Home Business Mark Zuckerberg reconsidering his Hawaiian legal adventure post critics backlash

Mark Zuckerberg reconsidering his Hawaiian legal adventure post critics backlash

Mark Zuckerberg has stated he is actively ‘reconsidering’ his earlier decision to sue several families in Hawaii whose ancestral properties fall within his huge 700-acre estate in the island.

It has been just a few days back that Zuckerberg was found to have filed quiet title lawsuits to force a few hundred families that still retain the right to land parcels, inherited from their ancestors. Those amount to not more than about 8-acres within Zuckerberg’s 700-acre estate though the owners enjoy unhindered access to those areas, something that is least desirable for Zuckerberg who is already known to be a privacy freak.

However, the move does not seem to have gone down well with the locals who believe it is grossly against the Hawaiian traditions. A Hawaii State Representative, Kaniela Ing too has lambasted Zuckerberg’s move claiming it is not the best way to initiate a dialogue with the locals.

“Let’s remind Zuckerberg that, in Hawaii, we approach each other with aloha and talk story first,” said Kaniela Ing. “We don’t initiate the conversation by suing our neighbors.”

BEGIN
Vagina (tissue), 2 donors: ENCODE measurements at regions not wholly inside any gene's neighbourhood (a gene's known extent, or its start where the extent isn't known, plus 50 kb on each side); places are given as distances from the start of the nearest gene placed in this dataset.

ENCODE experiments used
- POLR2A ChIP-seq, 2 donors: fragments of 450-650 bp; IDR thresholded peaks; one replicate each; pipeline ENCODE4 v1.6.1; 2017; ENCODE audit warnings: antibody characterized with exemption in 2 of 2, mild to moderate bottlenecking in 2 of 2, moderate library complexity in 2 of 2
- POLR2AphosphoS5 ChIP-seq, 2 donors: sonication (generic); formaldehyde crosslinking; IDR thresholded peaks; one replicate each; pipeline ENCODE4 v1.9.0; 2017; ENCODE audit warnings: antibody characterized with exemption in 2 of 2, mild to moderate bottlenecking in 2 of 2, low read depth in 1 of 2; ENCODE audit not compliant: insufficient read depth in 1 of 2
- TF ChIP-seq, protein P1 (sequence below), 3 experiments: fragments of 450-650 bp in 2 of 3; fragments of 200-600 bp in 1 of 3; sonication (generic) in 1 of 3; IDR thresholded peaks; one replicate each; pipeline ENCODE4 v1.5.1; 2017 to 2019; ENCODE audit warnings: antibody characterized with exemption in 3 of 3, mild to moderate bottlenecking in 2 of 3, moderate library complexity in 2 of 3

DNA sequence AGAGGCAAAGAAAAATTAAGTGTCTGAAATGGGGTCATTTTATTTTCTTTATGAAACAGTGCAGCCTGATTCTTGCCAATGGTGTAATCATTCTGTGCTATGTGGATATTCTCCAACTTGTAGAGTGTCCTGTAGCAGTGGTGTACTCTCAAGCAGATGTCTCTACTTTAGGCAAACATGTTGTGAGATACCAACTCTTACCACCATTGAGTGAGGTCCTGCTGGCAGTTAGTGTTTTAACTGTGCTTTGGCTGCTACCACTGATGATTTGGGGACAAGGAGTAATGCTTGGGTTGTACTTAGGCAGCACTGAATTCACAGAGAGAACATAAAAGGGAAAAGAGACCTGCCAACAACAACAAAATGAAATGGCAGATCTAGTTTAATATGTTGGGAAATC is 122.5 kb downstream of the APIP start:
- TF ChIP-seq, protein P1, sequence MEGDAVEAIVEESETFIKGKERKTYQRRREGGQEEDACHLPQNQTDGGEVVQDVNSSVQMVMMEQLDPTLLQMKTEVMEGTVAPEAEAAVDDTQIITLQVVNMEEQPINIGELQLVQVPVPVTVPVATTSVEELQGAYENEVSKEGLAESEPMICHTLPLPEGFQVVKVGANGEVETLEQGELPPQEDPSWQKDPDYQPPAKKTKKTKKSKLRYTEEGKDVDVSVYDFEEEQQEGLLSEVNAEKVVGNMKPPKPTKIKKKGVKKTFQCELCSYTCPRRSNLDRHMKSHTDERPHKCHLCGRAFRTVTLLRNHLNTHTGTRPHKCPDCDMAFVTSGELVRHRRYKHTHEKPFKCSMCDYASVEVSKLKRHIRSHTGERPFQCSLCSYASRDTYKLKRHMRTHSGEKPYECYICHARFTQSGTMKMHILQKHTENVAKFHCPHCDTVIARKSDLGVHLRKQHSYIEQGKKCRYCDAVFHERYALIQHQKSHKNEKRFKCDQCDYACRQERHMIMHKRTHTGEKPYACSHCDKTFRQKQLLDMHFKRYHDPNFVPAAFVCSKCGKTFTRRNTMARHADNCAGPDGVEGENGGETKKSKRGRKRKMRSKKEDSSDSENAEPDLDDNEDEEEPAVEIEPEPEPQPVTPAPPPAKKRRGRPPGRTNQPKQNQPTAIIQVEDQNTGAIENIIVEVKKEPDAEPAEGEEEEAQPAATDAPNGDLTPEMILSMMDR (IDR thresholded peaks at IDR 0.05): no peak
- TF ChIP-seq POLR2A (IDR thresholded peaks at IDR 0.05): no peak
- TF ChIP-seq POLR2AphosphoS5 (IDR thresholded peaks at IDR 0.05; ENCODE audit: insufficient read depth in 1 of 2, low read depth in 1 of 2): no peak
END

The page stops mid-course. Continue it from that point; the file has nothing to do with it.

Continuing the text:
Zuckerberg’s legal team had filed 8 quiet title lawsuits in the local courts to force several families that own 14 parcels of land via the Kuleana Act. Enacted way back in 1850, the act entitled the successor of the original owners of specific tracts of land to retain their ownership even if they do not possess specific land deeds or other legal documents.

Zuckerberg has earlier defended his move claiming it will help find the owners and get paid for something that rightfully belonged to them. Many not even are aware they have a share were liable to be paid. For instance, a single owner of a 2-acre plot now has 300 recipients though efforts are on to identify if there are more such recipients.

The quiet title lawsuit has often been criticized to favor more to the cash-rich as the original owners often are too ignorant to claim their ownership within the stipulated 20-day time limit or don’t have the financial means to fight their cause in courts.